Best time to visit Pakistan


The elevation of northern Pakistan, where most holidays occur, mean that travel is influenced by snow. The best time to go to Pakistan is May-Oct. Cities can hit over 40°C in midsummer, as can the Chitral Valley; while the Hunza Valley might dip below 20°C at the same time. Most trips reach over 3,000m, so have fleeces ready. Shandur Pass, for example, can see snow in July. You’ll need many layers for the Kalash Winter Solstice Festival but, as visitors are rare, you will be well wrapped in the warmth of their welcome. And wine.
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Things to do in Pakistan

Although the mountains of Northern Pakistan are some of the most accessible in the world, views of the seven, 7,000m peaks of the Hunza Valley all drivable to, there is also plenty of adventurous hiking to be done. From the open pastures of Fairy Meadows, hike into the foothills of Himalayan great, Nanga Parbat. Or Dosai Plateau which leads to Skardu, the gateway to the Karakoram Mountain range. You can even hike a glacier, aptly named climate change-wise, Hope Glacier.
The Karakoram Highway, or KKH, is the Pakistani section of the ancient Silk Road. Most holidays are small group tours, starting in Kashgar in China and passing through the Karakoram Mountains; they’re not for vertigo sufferers. Although even the most hardened travellers will be rendered weak at the knees by some of the stupendous sights en route to Islamabad or Lahore.
Visit the Kalash people of the Kalash Valley for a most humbling and uplifting cultural exchange. Completely different from other Pakistani cultures, they are a pagan people said to be descendents of four Greek soldiers of Alexander the Great’s army. Their subsistence husbandry, fruit farming, bright traditional clothing and festivals that celebrate natural wonders are all, in themselves, wonders to behold. As is their wine.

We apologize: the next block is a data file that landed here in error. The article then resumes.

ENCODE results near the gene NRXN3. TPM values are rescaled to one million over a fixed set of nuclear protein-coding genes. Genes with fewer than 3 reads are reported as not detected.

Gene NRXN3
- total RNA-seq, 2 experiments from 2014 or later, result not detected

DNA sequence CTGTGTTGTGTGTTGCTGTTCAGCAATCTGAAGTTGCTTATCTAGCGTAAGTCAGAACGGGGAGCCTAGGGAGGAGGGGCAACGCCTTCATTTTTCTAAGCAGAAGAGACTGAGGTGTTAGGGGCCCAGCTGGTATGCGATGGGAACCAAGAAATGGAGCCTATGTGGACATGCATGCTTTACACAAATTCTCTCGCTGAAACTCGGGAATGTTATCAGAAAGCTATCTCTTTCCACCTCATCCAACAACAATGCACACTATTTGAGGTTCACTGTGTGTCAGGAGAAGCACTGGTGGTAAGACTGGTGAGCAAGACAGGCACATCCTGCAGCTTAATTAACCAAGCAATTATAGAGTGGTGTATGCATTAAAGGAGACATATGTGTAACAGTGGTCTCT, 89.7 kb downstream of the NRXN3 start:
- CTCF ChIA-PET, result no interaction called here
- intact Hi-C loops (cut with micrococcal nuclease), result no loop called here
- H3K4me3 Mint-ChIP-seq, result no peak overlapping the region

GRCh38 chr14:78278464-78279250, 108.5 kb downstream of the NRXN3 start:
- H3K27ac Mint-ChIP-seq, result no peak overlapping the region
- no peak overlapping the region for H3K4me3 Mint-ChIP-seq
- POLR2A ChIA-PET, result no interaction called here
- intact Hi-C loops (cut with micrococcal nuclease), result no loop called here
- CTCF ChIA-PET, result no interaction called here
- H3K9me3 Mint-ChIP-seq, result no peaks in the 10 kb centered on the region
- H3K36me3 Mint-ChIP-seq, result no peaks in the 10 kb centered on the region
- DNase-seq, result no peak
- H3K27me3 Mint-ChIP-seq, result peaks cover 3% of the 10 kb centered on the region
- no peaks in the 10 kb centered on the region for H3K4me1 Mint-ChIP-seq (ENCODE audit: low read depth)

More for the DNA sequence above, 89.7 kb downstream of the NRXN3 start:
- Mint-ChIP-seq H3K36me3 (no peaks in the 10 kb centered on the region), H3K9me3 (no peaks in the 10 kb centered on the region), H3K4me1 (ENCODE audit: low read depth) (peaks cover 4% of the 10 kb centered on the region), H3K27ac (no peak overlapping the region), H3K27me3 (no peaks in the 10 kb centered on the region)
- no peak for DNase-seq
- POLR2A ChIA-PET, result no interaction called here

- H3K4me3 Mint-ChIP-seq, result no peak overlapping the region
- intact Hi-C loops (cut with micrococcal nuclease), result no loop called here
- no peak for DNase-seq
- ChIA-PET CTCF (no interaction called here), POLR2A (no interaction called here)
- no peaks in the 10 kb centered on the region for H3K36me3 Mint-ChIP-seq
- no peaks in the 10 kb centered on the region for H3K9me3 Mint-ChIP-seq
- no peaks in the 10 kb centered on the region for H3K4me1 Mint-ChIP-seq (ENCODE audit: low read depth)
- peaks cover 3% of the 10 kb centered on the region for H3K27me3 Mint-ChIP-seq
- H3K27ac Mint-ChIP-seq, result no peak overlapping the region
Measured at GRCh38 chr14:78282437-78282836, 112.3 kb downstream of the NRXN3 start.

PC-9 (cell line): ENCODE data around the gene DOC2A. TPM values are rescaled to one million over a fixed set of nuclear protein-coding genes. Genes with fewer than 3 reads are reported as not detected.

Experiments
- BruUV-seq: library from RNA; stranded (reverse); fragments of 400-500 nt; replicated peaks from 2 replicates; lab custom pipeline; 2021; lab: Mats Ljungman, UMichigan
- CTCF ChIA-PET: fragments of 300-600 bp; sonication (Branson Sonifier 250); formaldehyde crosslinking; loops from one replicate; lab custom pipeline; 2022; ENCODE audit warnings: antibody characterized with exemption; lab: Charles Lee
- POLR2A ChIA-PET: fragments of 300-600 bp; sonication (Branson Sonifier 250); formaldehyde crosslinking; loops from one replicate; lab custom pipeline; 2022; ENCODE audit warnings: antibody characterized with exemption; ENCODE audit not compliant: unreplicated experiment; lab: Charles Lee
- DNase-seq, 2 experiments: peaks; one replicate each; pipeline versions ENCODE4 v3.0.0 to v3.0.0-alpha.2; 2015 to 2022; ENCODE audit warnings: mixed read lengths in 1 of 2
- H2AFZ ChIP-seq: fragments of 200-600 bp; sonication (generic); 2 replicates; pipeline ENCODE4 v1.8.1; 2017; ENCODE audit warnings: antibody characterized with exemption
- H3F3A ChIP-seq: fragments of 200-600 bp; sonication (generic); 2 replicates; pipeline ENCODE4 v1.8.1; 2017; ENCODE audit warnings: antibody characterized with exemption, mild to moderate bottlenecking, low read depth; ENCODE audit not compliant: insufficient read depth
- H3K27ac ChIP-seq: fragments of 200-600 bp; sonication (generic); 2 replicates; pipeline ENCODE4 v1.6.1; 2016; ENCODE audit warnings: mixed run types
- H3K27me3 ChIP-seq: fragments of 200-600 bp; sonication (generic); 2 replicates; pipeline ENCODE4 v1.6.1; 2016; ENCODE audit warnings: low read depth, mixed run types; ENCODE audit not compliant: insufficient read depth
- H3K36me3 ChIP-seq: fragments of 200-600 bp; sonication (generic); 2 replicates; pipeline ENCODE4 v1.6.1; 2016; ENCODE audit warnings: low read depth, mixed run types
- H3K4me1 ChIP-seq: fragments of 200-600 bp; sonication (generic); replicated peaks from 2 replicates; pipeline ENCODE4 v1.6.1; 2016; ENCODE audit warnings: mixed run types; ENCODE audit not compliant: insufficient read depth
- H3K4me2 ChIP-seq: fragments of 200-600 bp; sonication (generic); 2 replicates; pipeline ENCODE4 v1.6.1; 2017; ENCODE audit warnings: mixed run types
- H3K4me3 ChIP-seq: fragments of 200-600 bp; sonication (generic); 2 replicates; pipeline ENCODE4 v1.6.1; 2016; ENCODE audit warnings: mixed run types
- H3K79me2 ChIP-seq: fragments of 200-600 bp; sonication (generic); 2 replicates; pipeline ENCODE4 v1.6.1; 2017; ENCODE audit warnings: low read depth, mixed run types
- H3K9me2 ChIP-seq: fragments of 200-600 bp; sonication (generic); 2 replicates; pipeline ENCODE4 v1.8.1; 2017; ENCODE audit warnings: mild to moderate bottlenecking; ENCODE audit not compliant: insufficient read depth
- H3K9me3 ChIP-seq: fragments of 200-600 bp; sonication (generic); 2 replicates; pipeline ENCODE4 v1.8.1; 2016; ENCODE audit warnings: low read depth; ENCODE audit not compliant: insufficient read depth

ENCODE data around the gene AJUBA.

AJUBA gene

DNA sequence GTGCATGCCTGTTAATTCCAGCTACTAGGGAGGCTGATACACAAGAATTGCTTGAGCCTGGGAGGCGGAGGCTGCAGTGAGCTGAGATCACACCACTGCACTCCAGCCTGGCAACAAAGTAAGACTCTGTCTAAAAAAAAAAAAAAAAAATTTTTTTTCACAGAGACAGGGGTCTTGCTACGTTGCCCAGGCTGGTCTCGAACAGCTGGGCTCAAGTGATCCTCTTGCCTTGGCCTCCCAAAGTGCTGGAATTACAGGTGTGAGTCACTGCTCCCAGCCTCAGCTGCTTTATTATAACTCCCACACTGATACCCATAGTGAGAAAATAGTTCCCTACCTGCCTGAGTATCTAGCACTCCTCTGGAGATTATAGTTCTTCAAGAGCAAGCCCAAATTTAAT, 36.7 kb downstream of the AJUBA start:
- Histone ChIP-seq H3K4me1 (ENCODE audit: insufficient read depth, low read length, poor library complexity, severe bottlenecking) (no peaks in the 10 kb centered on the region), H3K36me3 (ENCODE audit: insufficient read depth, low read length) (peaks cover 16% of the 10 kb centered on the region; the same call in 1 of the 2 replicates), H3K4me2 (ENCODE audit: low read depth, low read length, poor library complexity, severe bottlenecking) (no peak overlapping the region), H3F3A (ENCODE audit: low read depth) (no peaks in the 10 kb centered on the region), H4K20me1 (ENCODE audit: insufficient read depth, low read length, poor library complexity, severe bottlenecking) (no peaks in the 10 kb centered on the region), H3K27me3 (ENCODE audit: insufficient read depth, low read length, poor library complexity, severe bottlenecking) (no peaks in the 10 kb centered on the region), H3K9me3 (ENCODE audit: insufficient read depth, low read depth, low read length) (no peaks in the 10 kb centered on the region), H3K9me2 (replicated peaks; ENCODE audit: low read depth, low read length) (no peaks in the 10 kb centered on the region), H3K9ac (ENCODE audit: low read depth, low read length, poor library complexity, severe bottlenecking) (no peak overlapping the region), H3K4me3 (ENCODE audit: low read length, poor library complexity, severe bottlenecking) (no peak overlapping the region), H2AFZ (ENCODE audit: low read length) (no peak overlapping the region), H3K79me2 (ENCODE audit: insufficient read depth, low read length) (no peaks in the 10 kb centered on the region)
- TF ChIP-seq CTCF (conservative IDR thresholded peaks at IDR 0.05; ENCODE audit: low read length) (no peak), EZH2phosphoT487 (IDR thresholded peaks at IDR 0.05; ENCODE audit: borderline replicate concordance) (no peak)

Things not to do in Pakistan…

Try and do it alone. You really need to travel with responsible tourism experts, who know the highways and byways like the back of their hands. Security is still an issue in Pakistan, but similarly policing and protection of tourists are high on the agenda for the country nowadays.
Presume everything is basic. You’d be wrong. Pakistani tourism was booming pre 9/11 and there are many tourism providers not only switched on to sustainability but also quality. From boutique hotels in the Hunza Valley, overlooking infinitesimal peaks, to impressive roads along the iconic Karakoram Highway, superb museums in the likes of Lahore, as well as exemplary local guides.
Ignore the fact that Pakistan is an Islamic country. Inform yourself of all the usual dress and behavioral etiquette before you go. At the same time, hospitality is a huge part of the culture, so be prepared to be showered with cakes, sweets and tea on arrival just about everywhere. Bringing some of your own gifts will go down well too.
If you'd like to chat about Pakistan or need help finding a holiday to suit you we're very happy to help.
Rosy & team.
01273 823 700

Pakistan travel advice


Jonny Bealby from our leading Pakistan holidays supplier, Wild Frontiers, named after Pakistan’s North West Frontier: